Details of the analysis Incidence, prevalence of NSCLC in the United States
A recent analysis provides updated data on non-small cell lung cancer in the United States.
A cross-sectional epidemiological analysis in the United States found an overall decrease in the incidence of non-small cell lung cancer (NSCLC) between 2010 and 2017 in age and sex subgroups, but showed an increased incidence stage I NSCLC at the time of diagnosis. The latter result potentially reflects a better assessment of accidental nodules, the researchers wrote. The results were published in JAMA Oncology.
Globally, lung cancer is the leading cause of cancer-related deaths, while NSCLC accounts for about 84% of all lung cancers, according to the researchers.
Despite the disease’s poor prognosis, treatment has changed dramatically over the past decade, in part thanks to broader screening for lung cancer and improved radiotherapy techniques.
In an effort to elucidate the most recent estimates of the prevalence, incidence, and survival of patients with NSCLC, the researchers evaluated anonymized data from the United States Cancer Statistics database comprising the Surveillance, Epidemiology, and End Results program (SEER-18) and the National Cancer Registries Program (NPCR) program.
All people aged 18 and over with NSCLC diagnosed in 2010 were included in the current analysis, while “the annual incidence per 100,000 people was age-adjusted to the standard population. of the United States of 2000, ”the authors wrote. Additionally, “a crude estimate of annual prevalence per 100,000 people was defined as the annual incidence plus all patients who were diagnosed with NSCLC in previous years (the earliest year was 2000 when SEER -18 has been established). “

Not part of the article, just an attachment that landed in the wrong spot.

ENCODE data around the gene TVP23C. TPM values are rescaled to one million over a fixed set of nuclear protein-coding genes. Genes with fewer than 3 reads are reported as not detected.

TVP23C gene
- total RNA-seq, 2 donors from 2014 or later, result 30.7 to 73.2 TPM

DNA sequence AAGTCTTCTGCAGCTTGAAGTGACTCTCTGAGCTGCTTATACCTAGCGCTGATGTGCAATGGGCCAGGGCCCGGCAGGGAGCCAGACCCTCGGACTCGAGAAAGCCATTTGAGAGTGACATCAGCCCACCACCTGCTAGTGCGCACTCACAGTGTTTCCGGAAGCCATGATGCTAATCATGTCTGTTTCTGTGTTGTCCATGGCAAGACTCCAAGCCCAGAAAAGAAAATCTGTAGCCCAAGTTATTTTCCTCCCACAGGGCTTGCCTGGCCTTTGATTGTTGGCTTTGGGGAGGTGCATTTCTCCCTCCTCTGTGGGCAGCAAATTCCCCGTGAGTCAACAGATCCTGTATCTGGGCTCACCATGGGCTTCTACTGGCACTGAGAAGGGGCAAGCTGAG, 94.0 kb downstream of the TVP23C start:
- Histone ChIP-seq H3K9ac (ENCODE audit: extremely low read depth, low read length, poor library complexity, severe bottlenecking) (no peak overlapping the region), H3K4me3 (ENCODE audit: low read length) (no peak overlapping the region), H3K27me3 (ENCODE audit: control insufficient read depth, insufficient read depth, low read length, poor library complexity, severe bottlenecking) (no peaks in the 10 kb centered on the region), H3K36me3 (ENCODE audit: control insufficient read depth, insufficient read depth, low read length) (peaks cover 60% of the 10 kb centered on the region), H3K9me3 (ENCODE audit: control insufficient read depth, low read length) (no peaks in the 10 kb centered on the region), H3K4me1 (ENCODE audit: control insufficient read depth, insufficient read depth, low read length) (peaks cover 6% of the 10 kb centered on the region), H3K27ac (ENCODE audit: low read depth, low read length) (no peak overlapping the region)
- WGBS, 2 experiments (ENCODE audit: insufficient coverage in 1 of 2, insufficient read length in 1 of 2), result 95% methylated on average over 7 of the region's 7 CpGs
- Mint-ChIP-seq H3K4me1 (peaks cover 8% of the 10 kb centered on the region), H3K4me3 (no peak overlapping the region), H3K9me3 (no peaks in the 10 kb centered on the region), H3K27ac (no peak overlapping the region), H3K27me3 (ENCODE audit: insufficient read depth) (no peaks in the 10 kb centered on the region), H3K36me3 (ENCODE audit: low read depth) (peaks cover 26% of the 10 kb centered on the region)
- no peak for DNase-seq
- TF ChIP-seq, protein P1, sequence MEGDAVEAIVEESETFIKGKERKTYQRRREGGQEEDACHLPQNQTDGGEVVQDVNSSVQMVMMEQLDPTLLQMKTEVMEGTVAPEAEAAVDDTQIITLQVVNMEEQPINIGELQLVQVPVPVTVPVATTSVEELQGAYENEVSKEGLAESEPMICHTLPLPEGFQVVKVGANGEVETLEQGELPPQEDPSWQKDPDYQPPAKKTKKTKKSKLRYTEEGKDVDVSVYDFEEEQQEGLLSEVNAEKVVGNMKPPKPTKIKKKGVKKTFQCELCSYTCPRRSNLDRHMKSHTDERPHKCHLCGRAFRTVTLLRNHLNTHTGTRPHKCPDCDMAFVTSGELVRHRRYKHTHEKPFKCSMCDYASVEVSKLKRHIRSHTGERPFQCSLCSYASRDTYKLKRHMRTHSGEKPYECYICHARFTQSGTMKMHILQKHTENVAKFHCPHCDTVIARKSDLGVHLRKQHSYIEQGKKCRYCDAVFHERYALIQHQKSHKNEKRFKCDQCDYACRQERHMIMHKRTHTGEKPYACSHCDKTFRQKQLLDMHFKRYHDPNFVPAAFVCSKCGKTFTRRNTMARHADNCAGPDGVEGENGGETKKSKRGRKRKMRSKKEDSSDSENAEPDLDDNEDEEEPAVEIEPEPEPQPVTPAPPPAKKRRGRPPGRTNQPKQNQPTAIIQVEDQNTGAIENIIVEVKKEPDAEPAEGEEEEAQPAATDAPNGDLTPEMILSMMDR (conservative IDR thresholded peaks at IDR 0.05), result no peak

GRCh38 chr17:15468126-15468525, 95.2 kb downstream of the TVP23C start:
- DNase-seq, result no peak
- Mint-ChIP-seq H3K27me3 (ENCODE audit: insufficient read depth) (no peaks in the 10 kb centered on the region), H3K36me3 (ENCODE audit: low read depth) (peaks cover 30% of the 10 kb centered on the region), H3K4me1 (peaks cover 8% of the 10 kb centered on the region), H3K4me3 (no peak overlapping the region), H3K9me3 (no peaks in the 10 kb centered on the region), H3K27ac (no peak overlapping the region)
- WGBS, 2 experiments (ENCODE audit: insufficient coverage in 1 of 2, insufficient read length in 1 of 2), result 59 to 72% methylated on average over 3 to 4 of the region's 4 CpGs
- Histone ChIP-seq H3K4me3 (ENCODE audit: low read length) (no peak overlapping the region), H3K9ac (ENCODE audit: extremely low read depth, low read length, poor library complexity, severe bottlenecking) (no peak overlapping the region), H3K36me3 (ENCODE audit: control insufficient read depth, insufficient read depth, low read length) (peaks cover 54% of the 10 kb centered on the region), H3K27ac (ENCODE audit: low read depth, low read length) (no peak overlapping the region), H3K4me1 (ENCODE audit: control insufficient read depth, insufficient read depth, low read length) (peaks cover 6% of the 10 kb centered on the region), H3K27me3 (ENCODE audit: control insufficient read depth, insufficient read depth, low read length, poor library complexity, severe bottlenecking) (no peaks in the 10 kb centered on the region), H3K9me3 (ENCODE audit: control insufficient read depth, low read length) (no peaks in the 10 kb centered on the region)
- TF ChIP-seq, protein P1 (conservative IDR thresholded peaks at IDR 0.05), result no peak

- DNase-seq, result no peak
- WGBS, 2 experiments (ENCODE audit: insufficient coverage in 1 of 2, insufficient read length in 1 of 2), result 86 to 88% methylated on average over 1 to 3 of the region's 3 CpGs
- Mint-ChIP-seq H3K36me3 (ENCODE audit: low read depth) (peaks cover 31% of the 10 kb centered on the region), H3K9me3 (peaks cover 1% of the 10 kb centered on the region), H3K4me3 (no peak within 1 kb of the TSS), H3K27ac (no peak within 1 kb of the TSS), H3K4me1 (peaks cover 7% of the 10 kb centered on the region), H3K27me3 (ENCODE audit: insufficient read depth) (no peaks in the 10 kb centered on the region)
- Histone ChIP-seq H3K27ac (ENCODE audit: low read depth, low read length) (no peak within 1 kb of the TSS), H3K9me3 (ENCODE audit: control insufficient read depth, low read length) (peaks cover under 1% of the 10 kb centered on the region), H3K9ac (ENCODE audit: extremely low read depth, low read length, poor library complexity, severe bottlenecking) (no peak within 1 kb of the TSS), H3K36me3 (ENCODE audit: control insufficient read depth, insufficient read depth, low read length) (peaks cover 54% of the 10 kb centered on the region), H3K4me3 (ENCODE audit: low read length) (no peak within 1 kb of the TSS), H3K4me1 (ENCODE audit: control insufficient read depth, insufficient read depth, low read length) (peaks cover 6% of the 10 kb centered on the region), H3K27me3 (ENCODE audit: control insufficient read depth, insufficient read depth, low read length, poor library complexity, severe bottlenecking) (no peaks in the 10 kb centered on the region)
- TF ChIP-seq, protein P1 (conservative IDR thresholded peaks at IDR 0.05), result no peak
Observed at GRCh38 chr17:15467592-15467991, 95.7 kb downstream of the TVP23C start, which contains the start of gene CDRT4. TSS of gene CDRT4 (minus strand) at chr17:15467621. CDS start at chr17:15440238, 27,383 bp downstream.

Data showed that between 2010 and 2017, 1.28 million new cases of NSCLC were reported. Fifty-three percent of the patients were male and 67% were at least 65 years old.
The analyzes revealed:
- From 2010 to 2017, the incidence of NSCLC per 100,000 decreased from 46.4 to 40.9 overall (age
- The incidences of stage II, IIIA and IIIB NSCLC were stable; stage IV decreased slightly from 21.7 to 19.6; and the incidence of stage I decreased from 10.8 to 13.2
- From 2010 to 2016, the prevalence of NSCLC per 100,000 increased from 175.3 to 198.3 (national projection of SEER-18)
- Prevalence increased in younger patients (77.5 to 87.9) but decreased in older patients (825.1 to 812.4)
- 26.4% of patients survived 5 years, which is higher than previously reported
- The proportion of stage I NSCLC treated with radiation therapy as the sole initial treatment increased markedly from 14.7% in 2010 to 25.7% in 2016
- Patients with stage IV NSCLC aged 65 years or older were the most likely to be untreated (38.3%)
In the SEER-NPCR database, adenocarcinoma was the most common histologic finding of NSCLC, followed by squamous cell.
Researchers hypothesized that the increased incidence of stage I NSCLC may be due to increased screening rates following the publication of the National Lung Screening Trial in 2011 and the US Preventive Services Task. Force in 2013.
However, the overall decrease in the incidence of NSCLC could be attributed to the tobacco control programs implemented over the past decade.
“Unlike the overall decline in incidence, but consistent with improved survival, the overall prevalence of NSCLC increased from 2010 to 2016, suggesting that patients generally live longer after diagnosis,” the authors added. .
The retrospective nature of the data included in the analysis and the fact that the SEER-18 database does not have a nationwide sample mark the limitations of the current study.
“Despite the availability of effective treatments, patients 65 years of age or older with stage IV NSCLC have the lowest 5-year survival, which may be at least in part due to under-treatment. The reasons for this should be further investigated, ”the researchers concluded.
Ganti AK, Klein AB, Cotarla I, Seal B, Chou E. Update on incidence, prevalence, survival and initial treatment in patients with non-small cell lung cancer in the United States . JAMA Oncol. Published online October 21, 2021. doi: 10.1001 / jamaoncol.2021.4932